International:

German investor confidence fell for a fifth moth in May in a sign that threats from low inflation due to a strong euro may undermine the recovery. The ZEW Center for Economic Research’s index of investor expectations, which aims to predict economic developments six months in advance, slid to 33.1 from 43.2 in April. The gauge is at the lowest level since January 2013. Investor caution in Europe’s largest economy reflects concern that the slow recovery in the 18-nation area is vulnerable to shocks.

China’s economic slowdown deepened with an unexpected deceleration in industrial output and investment growth and a decline in home sales. Factory production rose 8.7% in April from a year earlier, down from 8.8% in March, according to the National Bureau of Statistics. It was the slowest since 2009, excluding January-February data that was distorted by the shifting timing of the Lunar New Year holiday. In a separate report, fixed asset investment increased 17.3% in the first four months of the year, the slowest for the period since 2001. Retail sales advanced 11.9% in April from a year earlier, the same gain as in March and below expectations. The weak economic news is testing policymakers’ reluctance to step up monetary stimulus. The figures signal increasing risks that China will miss the year’s expansion goal of 7.5%. The government in April rolled out tax breaks and sped up spending on infrastructure and social housing to speed up growth.

The euro-zone recovery failed to gather momentum last quarter, as France stalled and economies from Italy to the Netherlands shrank. Growth came in at 0.2%, half what most economists forecast. While Germany doubled its expansion to 0.8%, that wasn’t enough to offset weakness across the region, including a 0.7% drop in Portugal. The Dutch economy contracted 1.4% in the first quarter, the steepest contraction in the euro-area. France stagnated and Italy shrank 0.1%. The euro-zone has still seen four quarters of positive growth. The report raises the probability that the ECB will act to stimulate the economy at the next meeting in June.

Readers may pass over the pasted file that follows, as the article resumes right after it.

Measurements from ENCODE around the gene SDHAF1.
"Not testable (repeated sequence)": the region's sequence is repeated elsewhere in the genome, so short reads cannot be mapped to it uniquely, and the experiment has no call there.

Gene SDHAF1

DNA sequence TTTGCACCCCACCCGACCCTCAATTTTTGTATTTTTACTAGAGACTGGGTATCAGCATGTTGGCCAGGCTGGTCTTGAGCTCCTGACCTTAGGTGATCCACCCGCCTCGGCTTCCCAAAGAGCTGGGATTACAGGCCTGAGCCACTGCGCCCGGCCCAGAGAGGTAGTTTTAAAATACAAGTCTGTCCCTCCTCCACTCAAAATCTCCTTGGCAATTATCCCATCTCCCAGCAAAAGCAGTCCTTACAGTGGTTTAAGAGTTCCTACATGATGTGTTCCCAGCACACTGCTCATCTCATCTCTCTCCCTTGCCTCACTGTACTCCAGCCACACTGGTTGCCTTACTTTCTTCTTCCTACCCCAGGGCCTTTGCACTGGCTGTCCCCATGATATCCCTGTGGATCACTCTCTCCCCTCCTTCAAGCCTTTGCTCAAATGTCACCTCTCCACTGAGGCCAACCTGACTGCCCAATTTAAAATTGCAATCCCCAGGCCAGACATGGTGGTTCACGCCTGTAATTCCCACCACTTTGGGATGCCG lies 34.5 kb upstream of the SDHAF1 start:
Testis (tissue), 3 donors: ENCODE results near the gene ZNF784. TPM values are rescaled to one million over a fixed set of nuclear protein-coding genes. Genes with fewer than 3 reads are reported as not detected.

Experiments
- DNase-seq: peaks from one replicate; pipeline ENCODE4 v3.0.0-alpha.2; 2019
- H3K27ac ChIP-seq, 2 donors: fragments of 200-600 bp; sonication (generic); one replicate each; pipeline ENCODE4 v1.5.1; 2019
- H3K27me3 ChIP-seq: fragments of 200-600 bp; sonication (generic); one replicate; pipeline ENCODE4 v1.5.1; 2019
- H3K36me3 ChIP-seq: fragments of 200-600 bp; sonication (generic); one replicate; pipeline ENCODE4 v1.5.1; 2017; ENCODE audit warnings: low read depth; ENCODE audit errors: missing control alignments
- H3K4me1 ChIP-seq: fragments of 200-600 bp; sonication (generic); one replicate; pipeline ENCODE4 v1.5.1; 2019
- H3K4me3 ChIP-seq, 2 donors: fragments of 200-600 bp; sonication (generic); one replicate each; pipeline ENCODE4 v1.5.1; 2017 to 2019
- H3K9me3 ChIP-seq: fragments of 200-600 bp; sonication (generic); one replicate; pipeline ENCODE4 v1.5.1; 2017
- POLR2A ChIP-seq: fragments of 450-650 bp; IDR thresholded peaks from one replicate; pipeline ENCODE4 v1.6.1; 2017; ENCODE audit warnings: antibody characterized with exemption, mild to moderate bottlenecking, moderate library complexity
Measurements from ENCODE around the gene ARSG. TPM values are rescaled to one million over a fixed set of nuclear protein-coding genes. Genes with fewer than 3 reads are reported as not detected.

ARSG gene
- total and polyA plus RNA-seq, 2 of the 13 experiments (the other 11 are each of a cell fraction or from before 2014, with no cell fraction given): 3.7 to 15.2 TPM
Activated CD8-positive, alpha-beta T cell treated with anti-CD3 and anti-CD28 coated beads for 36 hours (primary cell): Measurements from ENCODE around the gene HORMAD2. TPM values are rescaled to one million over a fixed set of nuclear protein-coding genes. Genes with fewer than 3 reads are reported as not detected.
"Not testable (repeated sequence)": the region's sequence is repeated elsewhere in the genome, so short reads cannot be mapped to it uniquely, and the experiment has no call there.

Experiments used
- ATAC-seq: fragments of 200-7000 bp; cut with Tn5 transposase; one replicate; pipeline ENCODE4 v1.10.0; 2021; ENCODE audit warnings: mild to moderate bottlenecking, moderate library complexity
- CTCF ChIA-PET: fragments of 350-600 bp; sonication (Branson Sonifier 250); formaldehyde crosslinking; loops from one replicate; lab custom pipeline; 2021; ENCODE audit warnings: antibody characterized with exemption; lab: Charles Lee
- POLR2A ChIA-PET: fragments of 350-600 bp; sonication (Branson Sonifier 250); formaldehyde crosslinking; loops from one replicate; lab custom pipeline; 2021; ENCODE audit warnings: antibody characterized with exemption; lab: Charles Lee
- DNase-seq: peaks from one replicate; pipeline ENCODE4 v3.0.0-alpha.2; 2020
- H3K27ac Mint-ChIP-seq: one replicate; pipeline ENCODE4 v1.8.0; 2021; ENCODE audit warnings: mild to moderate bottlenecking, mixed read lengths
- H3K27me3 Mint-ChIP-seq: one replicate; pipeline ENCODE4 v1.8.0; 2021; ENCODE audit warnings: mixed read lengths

Japan’s economy grew at the fastest pace since 2011 in the first quarter, as companies stepped up investment and consumers spent ahead of the first tax increase in 17 years. GDP grew at annualized pace of 5.9%. Consumer spending rose 2.1%, the fastest pace since before the 1997 tax increase. Capital expenditures rose 4.9%, the most since the 8.2% jump following the Tohoku earthquake and nuclear disaster. Public investment fell 2.4%. The government does plan increased investment in the second and third quarters to offset what will certainly be a much weaker quarter following the tax increase. Economists expect a 3.3% decline in the second quarter and a 2% rise in Q3. Recent April data has been weak. Beer shipments fell 21% in April from a year earlier, the largest fall since 2005, after a 17% rise in March.

Data to Watch This Week: May 19-23, 2014

This week will be relatively light for economic data.

The minutes of the Federal Reserve Open Market Committee for April will be released on Wednesday at 2:00 PM EST. The update on Fed thinking could signal timing for normal monetary policy.

The Conference Board’s Leading Indicators for April will be released on Thursday at 10:00 AM EST. Look for more positive news.

Existing Home Sales for April will be released on Thursday at 10:00 AM EST. Look for an upturn after three months of declines.

New Home Sales for April will be released on Friday at 10:00 AM EST. New home sales should improve as the housing market is emerging from the harsh winter.


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About Steve Graham

Steve is one of the premier analysts in the transportation equipment industry. On a monthly basis Steve tracks and analyzes in detail the trailer and heavy-duty truck industry. Aside from following these two sectors he is also instrumental in helping our customers analyze the economy and its impact on transportation and transportation equipment.